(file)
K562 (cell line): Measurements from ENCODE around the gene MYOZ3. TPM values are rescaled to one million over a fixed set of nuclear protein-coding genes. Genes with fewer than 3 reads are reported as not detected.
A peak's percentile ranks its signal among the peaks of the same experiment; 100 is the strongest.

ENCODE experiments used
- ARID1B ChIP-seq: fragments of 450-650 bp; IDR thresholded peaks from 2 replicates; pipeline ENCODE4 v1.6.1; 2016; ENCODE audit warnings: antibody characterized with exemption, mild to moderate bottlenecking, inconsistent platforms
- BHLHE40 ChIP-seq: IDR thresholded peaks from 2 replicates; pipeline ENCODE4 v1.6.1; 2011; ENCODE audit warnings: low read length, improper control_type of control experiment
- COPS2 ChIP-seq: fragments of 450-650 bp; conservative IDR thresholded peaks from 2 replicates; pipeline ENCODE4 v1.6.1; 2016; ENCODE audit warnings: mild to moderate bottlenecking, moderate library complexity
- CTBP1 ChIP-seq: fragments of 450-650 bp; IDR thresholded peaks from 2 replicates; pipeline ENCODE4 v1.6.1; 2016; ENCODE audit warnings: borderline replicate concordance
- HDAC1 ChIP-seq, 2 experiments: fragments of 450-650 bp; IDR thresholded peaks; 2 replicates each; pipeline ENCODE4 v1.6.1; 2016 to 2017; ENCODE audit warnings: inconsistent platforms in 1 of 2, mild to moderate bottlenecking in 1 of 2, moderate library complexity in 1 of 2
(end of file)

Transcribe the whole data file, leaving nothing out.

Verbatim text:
K562 (cell line): Measurements from ENCODE around the gene MYOZ3. TPM values are rescaled to one million over a fixed set of nuclear protein-coding genes. Genes with fewer than 3 reads are reported as not detected.
A peak's percentile ranks its signal among the peaks of the same experiment; 100 is the strongest.

ENCODE experiments used
- ARID1B ChIP-seq: fragments of 450-650 bp; IDR thresholded peaks from 2 replicates; pipeline ENCODE4 v1.6.1; 2016; ENCODE audit warnings: antibody characterized with exemption, mild to moderate bottlenecking, inconsistent platforms
- BHLHE40 ChIP-seq: IDR thresholded peaks from 2 replicates; pipeline ENCODE4 v1.6.1; 2011; ENCODE audit warnings: low read length, improper control_type of control experiment
- COPS2 ChIP-seq: fragments of 450-650 bp; conservative IDR thresholded peaks from 2 replicates; pipeline ENCODE4 v1.6.1; 2016; ENCODE audit warnings: mild to moderate bottlenecking, moderate library complexity
- CTBP1 ChIP-seq: fragments of 450-650 bp; IDR thresholded peaks from 2 replicates; pipeline ENCODE4 v1.6.1; 2016; ENCODE audit warnings: borderline replicate concordance
- HDAC1 ChIP-seq, 2 experiments: fragments of 450-650 bp; IDR thresholded peaks; 2 replicates each; pipeline ENCODE4 v1.6.1; 2016 to 2017; ENCODE audit warnings: inconsistent platforms in 1 of 2, mild to moderate bottlenecking in 1 of 2, moderate library complexity in 1 of 2